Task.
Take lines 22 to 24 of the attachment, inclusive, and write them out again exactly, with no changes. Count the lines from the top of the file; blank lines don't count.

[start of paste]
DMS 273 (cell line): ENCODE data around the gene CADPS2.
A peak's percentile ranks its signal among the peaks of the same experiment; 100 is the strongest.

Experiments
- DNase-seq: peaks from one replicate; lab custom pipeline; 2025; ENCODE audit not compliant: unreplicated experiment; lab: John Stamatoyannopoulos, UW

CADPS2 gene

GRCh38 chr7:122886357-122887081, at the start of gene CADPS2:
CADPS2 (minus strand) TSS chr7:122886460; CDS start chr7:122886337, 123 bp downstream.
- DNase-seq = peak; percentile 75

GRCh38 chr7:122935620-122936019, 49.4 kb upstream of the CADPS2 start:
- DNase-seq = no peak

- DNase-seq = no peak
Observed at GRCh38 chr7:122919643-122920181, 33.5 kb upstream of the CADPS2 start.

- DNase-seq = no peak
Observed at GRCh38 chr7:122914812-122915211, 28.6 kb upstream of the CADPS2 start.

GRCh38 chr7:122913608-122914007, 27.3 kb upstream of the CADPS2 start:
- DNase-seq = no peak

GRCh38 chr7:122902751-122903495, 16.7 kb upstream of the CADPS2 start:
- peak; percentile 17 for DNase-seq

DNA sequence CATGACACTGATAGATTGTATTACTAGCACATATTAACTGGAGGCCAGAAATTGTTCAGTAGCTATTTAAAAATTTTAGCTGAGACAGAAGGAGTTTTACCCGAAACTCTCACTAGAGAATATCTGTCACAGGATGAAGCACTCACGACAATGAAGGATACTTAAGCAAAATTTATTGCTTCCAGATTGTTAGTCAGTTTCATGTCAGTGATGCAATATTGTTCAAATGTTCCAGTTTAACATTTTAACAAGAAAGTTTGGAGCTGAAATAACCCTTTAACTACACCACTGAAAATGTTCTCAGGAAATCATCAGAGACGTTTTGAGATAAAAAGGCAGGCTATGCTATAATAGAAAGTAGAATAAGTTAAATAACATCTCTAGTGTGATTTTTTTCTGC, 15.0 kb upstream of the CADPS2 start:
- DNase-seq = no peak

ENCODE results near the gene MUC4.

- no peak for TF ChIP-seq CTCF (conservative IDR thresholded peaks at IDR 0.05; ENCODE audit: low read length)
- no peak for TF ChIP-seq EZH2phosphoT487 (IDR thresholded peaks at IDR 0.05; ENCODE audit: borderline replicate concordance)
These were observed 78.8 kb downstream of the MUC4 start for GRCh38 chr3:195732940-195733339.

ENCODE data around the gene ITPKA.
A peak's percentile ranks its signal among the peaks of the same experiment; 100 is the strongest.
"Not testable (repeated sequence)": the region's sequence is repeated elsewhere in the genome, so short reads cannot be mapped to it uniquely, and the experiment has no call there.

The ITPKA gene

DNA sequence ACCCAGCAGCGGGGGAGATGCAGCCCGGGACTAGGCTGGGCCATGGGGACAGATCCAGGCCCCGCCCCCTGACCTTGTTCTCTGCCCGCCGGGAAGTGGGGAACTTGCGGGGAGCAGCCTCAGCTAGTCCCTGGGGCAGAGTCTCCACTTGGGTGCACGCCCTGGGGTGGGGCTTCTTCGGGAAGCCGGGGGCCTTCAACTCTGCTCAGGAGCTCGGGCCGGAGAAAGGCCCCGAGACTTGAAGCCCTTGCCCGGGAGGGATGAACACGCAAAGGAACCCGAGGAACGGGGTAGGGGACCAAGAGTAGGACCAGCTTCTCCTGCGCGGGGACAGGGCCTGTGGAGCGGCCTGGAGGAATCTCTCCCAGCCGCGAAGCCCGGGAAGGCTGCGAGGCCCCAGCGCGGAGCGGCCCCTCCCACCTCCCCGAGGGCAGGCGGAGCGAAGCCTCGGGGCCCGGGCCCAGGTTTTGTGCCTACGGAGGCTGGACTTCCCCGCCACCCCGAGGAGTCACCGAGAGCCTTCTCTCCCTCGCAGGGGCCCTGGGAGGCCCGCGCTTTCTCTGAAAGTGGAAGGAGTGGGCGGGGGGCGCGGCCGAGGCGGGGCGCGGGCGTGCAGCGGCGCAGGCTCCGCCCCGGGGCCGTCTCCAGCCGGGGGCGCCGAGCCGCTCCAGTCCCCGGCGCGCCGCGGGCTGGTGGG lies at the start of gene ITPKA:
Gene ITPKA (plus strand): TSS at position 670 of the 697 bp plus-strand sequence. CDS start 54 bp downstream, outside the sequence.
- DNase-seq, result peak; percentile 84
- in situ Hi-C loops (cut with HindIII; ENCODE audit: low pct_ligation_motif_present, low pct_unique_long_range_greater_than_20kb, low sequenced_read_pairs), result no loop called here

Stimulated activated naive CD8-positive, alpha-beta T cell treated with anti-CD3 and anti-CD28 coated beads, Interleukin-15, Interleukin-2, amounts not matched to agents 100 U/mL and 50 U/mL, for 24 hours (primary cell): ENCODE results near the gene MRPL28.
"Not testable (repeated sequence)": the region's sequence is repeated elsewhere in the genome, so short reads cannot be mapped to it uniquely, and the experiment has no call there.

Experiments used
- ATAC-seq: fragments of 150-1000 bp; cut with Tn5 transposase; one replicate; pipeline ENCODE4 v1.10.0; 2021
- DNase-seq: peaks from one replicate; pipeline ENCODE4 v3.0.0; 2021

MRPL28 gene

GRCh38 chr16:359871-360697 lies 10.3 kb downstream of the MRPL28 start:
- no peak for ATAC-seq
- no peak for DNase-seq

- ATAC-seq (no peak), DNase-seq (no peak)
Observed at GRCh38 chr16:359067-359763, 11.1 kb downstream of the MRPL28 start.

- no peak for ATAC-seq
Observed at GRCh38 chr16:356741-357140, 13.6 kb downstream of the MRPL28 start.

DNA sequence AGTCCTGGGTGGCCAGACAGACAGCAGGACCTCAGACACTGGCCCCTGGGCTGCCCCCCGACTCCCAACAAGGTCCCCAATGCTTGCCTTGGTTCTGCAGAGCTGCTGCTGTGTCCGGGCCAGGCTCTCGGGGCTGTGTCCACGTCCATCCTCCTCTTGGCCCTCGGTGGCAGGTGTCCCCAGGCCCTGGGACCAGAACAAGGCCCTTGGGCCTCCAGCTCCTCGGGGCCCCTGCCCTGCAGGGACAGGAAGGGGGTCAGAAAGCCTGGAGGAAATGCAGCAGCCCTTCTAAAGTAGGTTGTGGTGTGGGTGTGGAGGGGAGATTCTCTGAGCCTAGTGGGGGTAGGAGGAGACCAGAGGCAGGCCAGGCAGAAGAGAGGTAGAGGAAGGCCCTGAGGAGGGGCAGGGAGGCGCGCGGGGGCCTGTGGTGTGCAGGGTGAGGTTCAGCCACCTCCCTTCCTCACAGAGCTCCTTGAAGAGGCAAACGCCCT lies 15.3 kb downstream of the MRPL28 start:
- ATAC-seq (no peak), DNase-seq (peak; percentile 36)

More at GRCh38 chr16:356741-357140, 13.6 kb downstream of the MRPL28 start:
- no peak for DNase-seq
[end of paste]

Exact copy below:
- no peak for TF ChIP-seq CTCF (conservative IDR thresholded peaks at IDR 0.05; ENCODE audit: low read length)
- no peak for TF ChIP-seq EZH2phosphoT487 (IDR thresholded peaks at IDR 0.05; ENCODE audit: borderline replicate concordance)
These were observed 78.8 kb downstream of the MUC4 start for GRCh38 chr3:195732940-195733339.